Accessible Vaping Mods

Vape mods are nothing new, but in 2019 expect to see more vape pens that are compatible with modifications. This year mods will become more widely available to the average consumer. Some of these mods include ways to change your vape’s temperature and ways to make vaping even safer. Check out Moon Mountain’s store for some cool vape mods to take your vaping experience to the next level!

Vaping On-the-Go

As vaping becomes more common, people are more open to vaping in public around others. Because of this, the demand for smaller vaping pens that are easy to use on-the-go has increased. In 2019, expect to keep seeing smaller vaping pens that lend themselves portability.

More Vegetable Glycerin

One of the major reasons people love vaping so much is the great-tasting flavors. Vegetable glycerin (VG) is one vape juice ingredient you can expect to see more of in 2019. The substance is non-toxic and produces more vapor. It’s usually made from soybean, coconut, or palm oils. VG is a common ingredient in sweeteners. When it’s in your vape juice, you can expect to taste a little extra sweetness. In addition, vegetable glycerin is thick, which makes it more soothing on your throat than most PG vape juices.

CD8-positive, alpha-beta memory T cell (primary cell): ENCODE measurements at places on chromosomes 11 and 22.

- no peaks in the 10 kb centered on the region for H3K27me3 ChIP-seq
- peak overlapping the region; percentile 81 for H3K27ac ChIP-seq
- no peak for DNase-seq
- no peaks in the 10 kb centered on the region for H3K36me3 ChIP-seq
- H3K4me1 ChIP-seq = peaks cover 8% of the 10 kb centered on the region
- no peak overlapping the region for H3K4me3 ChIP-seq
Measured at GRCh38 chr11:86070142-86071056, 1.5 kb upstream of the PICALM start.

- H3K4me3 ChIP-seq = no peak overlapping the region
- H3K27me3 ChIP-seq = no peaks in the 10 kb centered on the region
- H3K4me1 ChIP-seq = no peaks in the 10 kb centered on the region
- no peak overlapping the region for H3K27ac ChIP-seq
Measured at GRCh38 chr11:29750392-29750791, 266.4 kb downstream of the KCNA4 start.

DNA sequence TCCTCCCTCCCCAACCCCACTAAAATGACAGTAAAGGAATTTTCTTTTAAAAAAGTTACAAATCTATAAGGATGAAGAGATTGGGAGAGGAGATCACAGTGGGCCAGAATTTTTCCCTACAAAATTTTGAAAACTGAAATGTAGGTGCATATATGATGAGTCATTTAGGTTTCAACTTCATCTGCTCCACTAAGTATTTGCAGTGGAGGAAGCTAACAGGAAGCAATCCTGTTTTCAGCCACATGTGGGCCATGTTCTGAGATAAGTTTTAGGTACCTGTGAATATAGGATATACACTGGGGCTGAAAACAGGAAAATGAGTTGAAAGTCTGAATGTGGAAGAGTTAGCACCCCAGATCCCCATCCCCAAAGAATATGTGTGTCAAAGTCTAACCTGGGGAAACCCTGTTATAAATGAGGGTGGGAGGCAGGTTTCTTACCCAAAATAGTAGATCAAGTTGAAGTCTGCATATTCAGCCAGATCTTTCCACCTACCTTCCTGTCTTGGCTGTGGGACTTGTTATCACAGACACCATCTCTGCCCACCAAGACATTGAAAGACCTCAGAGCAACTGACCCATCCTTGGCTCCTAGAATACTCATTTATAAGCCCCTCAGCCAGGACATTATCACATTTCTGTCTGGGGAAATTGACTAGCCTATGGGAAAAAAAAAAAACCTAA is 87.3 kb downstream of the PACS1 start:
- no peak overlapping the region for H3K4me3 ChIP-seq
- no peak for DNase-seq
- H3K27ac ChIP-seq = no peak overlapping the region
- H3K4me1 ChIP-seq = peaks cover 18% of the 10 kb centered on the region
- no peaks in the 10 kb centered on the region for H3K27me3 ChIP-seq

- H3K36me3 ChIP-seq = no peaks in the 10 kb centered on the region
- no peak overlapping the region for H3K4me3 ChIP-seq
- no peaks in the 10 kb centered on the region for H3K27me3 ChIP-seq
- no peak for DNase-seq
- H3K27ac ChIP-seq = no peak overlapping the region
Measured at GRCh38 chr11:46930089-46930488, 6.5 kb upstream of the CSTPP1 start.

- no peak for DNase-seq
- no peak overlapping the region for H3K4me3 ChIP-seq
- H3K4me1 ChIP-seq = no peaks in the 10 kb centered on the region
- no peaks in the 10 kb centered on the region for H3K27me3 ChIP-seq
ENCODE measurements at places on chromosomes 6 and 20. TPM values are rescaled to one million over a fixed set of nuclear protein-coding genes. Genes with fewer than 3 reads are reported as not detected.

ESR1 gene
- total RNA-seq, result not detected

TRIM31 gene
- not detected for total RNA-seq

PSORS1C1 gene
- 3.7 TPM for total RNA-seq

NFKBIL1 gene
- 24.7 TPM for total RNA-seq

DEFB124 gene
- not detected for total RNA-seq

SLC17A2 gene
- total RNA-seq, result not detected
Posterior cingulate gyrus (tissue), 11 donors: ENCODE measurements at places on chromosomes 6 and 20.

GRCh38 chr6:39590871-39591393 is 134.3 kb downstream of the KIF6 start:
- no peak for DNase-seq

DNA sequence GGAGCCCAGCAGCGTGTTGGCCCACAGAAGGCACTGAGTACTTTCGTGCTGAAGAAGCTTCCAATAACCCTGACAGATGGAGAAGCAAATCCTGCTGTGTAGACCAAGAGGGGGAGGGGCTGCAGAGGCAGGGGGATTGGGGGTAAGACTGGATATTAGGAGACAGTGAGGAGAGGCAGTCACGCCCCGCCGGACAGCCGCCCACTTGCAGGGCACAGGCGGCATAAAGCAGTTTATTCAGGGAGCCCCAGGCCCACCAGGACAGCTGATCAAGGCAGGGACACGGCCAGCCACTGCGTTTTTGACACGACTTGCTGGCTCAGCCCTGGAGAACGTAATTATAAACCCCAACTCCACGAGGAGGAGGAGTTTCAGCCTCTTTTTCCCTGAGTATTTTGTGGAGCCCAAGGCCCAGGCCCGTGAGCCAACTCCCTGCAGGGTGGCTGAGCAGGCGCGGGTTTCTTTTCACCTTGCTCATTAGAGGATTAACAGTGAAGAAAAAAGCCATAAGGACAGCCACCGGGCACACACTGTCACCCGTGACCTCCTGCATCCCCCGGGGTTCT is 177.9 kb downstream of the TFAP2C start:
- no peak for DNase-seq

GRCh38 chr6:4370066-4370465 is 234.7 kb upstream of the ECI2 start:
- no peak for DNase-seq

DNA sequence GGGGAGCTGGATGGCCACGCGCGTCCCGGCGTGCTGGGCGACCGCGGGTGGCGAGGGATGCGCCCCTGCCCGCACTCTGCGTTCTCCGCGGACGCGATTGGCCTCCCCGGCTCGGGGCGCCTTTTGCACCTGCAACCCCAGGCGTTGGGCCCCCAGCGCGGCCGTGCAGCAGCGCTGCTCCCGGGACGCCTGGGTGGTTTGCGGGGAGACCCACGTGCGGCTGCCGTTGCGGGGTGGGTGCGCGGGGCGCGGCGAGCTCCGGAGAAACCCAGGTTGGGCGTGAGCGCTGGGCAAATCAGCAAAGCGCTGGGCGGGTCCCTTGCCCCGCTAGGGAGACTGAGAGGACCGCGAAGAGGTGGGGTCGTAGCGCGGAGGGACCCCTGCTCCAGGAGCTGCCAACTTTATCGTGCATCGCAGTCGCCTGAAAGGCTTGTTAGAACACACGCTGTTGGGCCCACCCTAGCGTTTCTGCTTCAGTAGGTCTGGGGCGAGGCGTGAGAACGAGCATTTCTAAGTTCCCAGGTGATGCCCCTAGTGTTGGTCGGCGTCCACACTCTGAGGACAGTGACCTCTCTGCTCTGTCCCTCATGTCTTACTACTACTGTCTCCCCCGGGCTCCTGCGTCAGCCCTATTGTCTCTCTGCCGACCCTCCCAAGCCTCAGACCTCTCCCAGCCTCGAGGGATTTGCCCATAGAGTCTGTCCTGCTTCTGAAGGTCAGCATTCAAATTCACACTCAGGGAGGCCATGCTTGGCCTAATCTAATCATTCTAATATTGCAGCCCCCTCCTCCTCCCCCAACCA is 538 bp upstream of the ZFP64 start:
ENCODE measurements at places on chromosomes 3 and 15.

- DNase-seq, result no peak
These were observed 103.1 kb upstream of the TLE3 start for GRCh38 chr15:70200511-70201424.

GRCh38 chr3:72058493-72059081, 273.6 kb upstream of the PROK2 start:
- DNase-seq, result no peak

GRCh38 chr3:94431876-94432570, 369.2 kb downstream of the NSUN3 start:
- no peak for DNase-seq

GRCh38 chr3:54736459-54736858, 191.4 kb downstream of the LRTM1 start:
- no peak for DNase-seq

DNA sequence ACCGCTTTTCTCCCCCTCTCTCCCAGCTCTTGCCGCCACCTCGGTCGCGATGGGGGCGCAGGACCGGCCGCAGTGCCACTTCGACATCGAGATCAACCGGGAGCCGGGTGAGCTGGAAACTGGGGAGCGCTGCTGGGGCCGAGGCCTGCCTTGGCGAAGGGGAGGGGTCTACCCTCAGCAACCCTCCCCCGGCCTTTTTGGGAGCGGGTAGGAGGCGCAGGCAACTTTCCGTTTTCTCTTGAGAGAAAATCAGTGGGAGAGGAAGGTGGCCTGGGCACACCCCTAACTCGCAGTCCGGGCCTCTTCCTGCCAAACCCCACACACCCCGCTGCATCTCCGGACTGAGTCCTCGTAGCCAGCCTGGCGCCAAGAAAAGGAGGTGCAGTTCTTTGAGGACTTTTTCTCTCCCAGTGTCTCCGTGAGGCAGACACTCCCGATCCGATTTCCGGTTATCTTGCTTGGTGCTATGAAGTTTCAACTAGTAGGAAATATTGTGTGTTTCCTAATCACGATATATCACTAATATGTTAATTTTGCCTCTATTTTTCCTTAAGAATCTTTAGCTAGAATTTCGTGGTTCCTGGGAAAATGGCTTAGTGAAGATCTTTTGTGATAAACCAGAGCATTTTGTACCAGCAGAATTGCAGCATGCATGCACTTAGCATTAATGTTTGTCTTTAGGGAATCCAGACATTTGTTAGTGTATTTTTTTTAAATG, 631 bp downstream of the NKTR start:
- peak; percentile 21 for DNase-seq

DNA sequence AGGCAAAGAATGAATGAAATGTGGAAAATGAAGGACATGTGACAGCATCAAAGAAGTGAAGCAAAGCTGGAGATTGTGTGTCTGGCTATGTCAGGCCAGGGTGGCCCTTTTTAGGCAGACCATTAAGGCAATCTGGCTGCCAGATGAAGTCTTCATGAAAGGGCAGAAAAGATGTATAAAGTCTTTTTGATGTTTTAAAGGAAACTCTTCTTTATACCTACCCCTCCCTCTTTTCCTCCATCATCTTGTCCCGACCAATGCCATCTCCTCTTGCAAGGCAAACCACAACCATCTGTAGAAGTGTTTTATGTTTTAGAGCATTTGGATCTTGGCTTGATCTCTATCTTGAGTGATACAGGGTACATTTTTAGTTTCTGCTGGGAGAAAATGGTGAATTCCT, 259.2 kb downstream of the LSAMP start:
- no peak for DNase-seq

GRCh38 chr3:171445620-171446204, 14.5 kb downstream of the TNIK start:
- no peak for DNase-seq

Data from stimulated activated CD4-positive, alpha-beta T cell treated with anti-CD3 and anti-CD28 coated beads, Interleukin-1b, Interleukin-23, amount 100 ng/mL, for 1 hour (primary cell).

Better Vape Designs

The longer that any product is the around, the more time there is to work out any kinks in its design. The same is true of vaping! As more and more people try and enjoy vaping, not only is the quantity of vaping devices going up but so is the quality of vaping products. The standard for what makes a good vape pen continues to rise. People want more out of their vape pens. They want vape pens that last longer and are more efficient. In 2019, vape manufacturers are delivering in full force!

You can get the latest vaping innovations from The Eliquid Boutique vape shop! We are always looking to the latest vaping trends and trying to find the ones that our customers will love the most. Start browsing our wide array of products to find your new favorite vape juice and vape mod today!